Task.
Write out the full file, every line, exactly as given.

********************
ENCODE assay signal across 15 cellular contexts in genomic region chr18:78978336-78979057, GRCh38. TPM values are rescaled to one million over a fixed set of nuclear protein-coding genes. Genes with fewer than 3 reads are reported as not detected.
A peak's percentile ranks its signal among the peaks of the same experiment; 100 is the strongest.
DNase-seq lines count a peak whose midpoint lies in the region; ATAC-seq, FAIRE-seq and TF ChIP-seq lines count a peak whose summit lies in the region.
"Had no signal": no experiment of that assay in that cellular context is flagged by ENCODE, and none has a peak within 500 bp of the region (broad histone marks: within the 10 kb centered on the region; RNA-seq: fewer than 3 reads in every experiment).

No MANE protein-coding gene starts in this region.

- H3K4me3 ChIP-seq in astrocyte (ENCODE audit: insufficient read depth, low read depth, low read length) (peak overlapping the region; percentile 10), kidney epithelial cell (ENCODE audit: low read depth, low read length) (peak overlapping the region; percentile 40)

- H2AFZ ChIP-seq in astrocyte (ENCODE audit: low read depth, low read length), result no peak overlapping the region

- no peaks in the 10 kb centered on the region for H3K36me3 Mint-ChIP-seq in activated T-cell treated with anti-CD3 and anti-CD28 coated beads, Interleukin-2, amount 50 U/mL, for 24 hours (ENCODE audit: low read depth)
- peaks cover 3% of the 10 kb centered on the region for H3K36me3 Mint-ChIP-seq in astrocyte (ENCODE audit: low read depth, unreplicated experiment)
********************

ENCODE assay signal across 15 cellular contexts in genomic region chr18:78978336-78979057, GRCh38. TPM values are rescaled to one million over a fixed set of nuclear protein-coding genes. Genes with fewer than 3 reads are reported as not detected.
A peak's percentile ranks its signal among the peaks of the same experiment; 100 is the strongest.
DNase-seq lines count a peak whose midpoint lies in the region; ATAC-seq, FAIRE-seq and TF ChIP-seq lines count a peak whose summit lies in the region.
"Had no signal": no experiment of that assay in that cellular context is flagged by ENCODE, and none has a peak within 500 bp of the region (broad histone marks: within the 10 kb centered on the region; RNA-seq: fewer than 3 reads in every experiment).

No MANE protein-coding gene starts in this region.

- H3K4me3 ChIP-seq in astrocyte (ENCODE audit: insufficient read depth, low read depth, low read length) (peak overlapping the region; percentile 10), kidney epithelial cell (ENCODE audit: low read depth, low read length) (peak overlapping the region; percentile 40)

- H2AFZ ChIP-seq in astrocyte (ENCODE audit: low read depth, low read length), result no peak overlapping the region

- no peaks in the 10 kb centered on the region for H3K36me3 Mint-ChIP-seq in activated T-cell treated with anti-CD3 and anti-CD28 coated beads, Interleukin-2, amount 50 U/mL, for 24 hours (ENCODE audit: low read depth)
- peaks cover 3% of the 10 kb centered on the region for H3K36me3 Mint-ChIP-seq in astrocyte (ENCODE audit: low read depth, unreplicated experiment)